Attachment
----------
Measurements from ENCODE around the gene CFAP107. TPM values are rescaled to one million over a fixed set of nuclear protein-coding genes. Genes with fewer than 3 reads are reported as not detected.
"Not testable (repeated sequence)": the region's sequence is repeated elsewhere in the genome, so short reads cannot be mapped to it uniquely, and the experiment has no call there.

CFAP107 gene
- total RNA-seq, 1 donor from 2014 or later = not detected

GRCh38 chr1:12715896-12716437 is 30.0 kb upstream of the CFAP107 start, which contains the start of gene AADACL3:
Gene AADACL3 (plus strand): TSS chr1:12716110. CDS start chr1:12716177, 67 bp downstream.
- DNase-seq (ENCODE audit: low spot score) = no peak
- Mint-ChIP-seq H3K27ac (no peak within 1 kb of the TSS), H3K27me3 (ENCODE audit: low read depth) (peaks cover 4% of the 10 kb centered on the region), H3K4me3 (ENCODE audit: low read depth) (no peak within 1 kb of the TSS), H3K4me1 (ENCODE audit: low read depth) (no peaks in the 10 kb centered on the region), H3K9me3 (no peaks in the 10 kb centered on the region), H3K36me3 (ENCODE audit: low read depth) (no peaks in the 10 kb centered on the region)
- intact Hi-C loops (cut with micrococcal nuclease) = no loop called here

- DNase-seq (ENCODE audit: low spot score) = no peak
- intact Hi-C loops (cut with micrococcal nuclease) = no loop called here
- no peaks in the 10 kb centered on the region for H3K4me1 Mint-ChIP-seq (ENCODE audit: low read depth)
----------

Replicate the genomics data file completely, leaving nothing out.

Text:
Measurements from ENCODE around the gene CFAP107. TPM values are rescaled to one million over a fixed set of nuclear protein-coding genes. Genes with fewer than 3 reads are reported as not detected.
"Not testable (repeated sequence)": the region's sequence is repeated elsewhere in the genome, so short reads cannot be mapped to it uniquely, and the experiment has no call there.

CFAP107 gene
- total RNA-seq, 1 donor from 2014 or later = not detected

GRCh38 chr1:12715896-12716437 is 30.0 kb upstream of the CFAP107 start, which contains the start of gene AADACL3:
Gene AADACL3 (plus strand): TSS chr1:12716110. CDS start chr1:12716177, 67 bp downstream.
- DNase-seq (ENCODE audit: low spot score) = no peak
- Mint-ChIP-seq H3K27ac (no peak within 1 kb of the TSS), H3K27me3 (ENCODE audit: low read depth) (peaks cover 4% of the 10 kb centered on the region), H3K4me3 (ENCODE audit: low read depth) (no peak within 1 kb of the TSS), H3K4me1 (ENCODE audit: low read depth) (no peaks in the 10 kb centered on the region), H3K9me3 (no peaks in the 10 kb centered on the region), H3K36me3 (ENCODE audit: low read depth) (no peaks in the 10 kb centered on the region)
- intact Hi-C loops (cut with micrococcal nuclease) = no loop called here

- DNase-seq (ENCODE audit: low spot score) = no peak
- intact Hi-C loops (cut with micrococcal nuclease) = no loop called here
- no peaks in the 10 kb centered on the region for H3K4me1 Mint-ChIP-seq (ENCODE audit: low read depth)